Australia won the first day of this final test of the English swing of the 2013/14 Ashes contest. In fact they won the day be a very long way off the back of Shane Watson’s rollicking 176 and the failure of the debutantes selected by the Poms.
Day 2 presents an opportunity for Australia to press their advantage in the game whilst for England they can regain their ascendancy with a strong showing. Here are my keys to Day 2:
1. Bat long Australia … bat very long
Australia’s position at 4/307 puts them in the box seat in this game but given the state of the pitch they will need to score many more runs today to secure their position in the game. One suspects that if Australia can bat till tea or, even better, stumps their position will be impregnable. Steve Smith and Brad Haddin, when he bats, hold the key to a big score for Australia. Smith is 34 runs away from a maiden hundred which will go a long way cementing his position in the team.
2. Early wickets … both for England and Australia, if they bowl
This wicket is at its best for bowling when the ball is new or newish so for England they need to collect early wickets in the first 30 minutes of day 2 whilst the new ball they took last night is newish. It seems likely that Australia will bowl at sometime on day 2 and given that they have only selected one spinner they will be looking to their new ball bowlers to get them off to a start which, if it does not arise, could see England very quickly on top.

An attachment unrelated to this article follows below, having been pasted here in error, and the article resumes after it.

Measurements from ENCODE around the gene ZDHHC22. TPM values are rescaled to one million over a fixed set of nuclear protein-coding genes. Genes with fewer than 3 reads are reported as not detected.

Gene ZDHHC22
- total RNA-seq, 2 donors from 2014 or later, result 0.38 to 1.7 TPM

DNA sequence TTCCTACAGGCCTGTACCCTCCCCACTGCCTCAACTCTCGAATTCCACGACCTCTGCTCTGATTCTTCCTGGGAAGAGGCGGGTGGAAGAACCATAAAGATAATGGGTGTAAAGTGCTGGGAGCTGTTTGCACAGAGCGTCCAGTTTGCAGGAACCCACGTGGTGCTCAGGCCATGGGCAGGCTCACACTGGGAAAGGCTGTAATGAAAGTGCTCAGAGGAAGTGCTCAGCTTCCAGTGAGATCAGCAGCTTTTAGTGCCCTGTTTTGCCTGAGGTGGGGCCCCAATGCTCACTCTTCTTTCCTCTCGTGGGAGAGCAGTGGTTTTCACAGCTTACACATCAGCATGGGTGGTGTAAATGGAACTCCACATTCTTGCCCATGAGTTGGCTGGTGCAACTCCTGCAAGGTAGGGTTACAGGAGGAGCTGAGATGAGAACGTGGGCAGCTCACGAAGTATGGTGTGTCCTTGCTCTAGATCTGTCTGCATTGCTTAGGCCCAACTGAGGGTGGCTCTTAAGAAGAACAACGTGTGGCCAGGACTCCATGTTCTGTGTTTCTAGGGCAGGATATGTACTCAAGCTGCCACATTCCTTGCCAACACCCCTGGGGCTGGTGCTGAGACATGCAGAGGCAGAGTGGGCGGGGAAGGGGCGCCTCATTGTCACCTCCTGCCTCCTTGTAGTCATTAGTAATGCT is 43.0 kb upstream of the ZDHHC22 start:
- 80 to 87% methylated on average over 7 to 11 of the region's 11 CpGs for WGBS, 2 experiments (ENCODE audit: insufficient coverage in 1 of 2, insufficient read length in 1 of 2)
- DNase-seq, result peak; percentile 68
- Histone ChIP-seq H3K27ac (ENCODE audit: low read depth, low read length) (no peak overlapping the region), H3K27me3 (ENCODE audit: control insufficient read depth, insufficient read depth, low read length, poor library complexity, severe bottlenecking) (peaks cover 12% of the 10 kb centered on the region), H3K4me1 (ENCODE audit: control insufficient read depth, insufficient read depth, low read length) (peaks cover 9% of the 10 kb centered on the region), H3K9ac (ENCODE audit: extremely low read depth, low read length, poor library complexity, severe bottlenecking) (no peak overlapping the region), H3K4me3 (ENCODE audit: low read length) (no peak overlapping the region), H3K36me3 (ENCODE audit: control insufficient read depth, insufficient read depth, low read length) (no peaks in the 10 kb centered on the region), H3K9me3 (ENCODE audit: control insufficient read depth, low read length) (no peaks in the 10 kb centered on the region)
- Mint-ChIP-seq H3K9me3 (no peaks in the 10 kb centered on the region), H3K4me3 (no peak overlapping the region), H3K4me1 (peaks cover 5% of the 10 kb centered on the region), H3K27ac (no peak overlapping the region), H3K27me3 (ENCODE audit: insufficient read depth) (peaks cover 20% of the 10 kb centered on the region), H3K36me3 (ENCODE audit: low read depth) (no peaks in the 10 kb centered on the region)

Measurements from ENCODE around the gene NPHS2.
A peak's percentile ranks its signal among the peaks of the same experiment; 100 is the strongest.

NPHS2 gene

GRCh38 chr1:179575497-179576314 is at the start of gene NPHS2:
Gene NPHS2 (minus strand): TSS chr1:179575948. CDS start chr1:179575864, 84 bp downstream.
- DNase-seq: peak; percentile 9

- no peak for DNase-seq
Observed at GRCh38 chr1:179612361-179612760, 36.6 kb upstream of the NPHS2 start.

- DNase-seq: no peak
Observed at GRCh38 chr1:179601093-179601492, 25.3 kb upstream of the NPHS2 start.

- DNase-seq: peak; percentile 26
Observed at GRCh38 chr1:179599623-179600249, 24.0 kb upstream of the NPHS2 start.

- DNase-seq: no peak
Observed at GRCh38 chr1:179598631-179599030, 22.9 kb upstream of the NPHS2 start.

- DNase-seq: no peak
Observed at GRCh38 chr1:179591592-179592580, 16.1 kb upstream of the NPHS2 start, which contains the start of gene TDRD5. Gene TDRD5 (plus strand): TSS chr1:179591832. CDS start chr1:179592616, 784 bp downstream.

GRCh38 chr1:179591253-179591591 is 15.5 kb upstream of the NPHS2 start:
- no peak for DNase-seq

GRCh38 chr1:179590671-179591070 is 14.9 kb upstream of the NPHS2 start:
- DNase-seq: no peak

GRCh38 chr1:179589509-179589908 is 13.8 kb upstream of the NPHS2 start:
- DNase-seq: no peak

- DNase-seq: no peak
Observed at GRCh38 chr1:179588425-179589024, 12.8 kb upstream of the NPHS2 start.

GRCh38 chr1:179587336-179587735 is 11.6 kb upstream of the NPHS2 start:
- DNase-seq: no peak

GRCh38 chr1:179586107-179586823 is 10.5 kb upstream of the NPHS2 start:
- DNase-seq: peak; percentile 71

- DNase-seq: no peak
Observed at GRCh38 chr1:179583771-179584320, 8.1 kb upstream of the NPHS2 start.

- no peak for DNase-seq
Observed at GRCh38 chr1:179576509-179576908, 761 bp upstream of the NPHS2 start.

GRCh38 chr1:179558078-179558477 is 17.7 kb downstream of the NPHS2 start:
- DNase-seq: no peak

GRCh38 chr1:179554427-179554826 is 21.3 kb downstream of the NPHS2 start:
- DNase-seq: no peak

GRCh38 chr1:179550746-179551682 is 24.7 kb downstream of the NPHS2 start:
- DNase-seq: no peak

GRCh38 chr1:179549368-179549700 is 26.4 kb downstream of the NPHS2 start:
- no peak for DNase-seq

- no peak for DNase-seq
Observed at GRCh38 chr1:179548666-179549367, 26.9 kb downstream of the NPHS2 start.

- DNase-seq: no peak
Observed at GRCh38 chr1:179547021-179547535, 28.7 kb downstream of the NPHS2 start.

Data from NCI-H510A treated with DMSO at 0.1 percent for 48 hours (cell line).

3. Things can only get better for the debutantes … can’t it?
In order for England to regain the ascendancy in this game, if they are unsuccessful in the first 30 minutes of day 2 they will need their bowlers on debut to improve markedly on their day one performance. There are only so many overs that Graeme Swann can bowl so “Darryl” Kerrigan will be called to the crease at some point. If his stage fright remains from yesterday then he might be consigned to the ranks of Messrs Tahir and McGain in only 2 day of test cricket. That said, if he can return and take a couple of wickets he will not only help out his team but also regain some confidence.
4. Dusty, dusty, dusty … Is this the Oval or Madras?
This pitch took turn, albeit slow turn, within the first hour of play and, by that point, Graeme Swann was already at the crease bowling. The more turn the pitch takes the more England will be confident of resting Australia’s advantage in the game given the quality of Swann as a bowler and the lack of ability in the remaining batters for Australia in combating him.
5. Trott: he is due …. very due
I mentioned in my preview of the game that Jonathan Trott is a key man for England in this game and, noting his out of character and woeful form, he is certainly due for a big score. This is precisely the pitch that Trott thrives on batting on so him breaking his bad form line will be vital in England’s chase of whatever total Australia puts up.
Day 2 commences at 8pm Australian time (Eastern Standard) with Steve Smith chasing his maiden first class hundred.